How You Perceive Stand-up Comedy Can Affect Your Progress As A Comedian

As I reflect upon the start of my own stand-up comedy career, I can say with great certainty that I wasn’t prepared to make much progress, despite my efforts to be prepared as possible.

I remember my first open mic performance in 1992 at the Comedy Store in La Jolla, CA. I went on last and there were only 3 audience members left.

I left the stage with the thought that developing even just a few minutes of stand-up comedy material that worked was an overwhelming task.

That prompted me to get every stand-up book available at the time and take workshops on how to do stand-up comedy.

I wrote jokes and more jokes. I tried to learn joke formulas and apply them to my stand-up comedy material (to me, this was like trying to learn advanced calculus).

And when all was said and done, I made little progress from the massive amount study and work I put into developing my first few minutes of stand-up comedy material.

To say it was frustrating was an understatement and certainly not unlike the experience many new comedians have.

Here are a few observations I can make upon retrospect:

Persistence is related to progress. Like many, I have a tendency to stick with those things that I can make progress with and abandon those things that I can’t make progress with.

I had gotten to the point where I couldn’t justify putting more time into developing a stand-up act that could only produce mediocre results at best.

The stand-up comedy books I studied and workshops that I attended didn’t help me at all. 

As a matter of fact, they steered me in a direction focused on “writing” (in a literary sense) and becoming sort of special “character”, instead of being myself and applying all the comedy talent I had BEFORE I made the decision to become a comedian.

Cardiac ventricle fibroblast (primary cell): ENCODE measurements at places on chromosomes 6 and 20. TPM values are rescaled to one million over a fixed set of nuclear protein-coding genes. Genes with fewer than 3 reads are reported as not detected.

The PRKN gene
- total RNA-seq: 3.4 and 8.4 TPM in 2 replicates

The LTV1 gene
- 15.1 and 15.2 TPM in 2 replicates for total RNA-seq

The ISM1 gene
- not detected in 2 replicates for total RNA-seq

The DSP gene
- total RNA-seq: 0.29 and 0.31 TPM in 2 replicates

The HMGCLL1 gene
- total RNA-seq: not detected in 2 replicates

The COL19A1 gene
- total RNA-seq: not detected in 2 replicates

Subsequently, the comedy talent that I did have never made it to the stage. Instead, I ended up trying to do my impression of what I thought a comedian should be.

I came across as phony and mechanical, which reduced my chances of getting any significant laughs.

I was also trying to force “paper written” jokes to work, instead of using my own comedy talent in a structured and deliberate way that was natural for me, talking about things that allowed me to easily use my sense of humor.

Of all the things that I discovered in my journey to become a comedian, probably the most important thing was this:

What I initially perceived stand-up comedy to be as far as developing and delivering stand-up comedy material that actually worked to get significant laughs was not what actually worked for me on stage when all was said and done.

So if you are not getting the laughter results you want with your stand-up comedy material, don’t waste time doing the same things over and over again that don’t work and expecting them to.

Seek out solutions that allow you to be yourself and capitalize on the comedy talent that you already have.

Related Online Lesson: The Problems With Conventional Joke Writing

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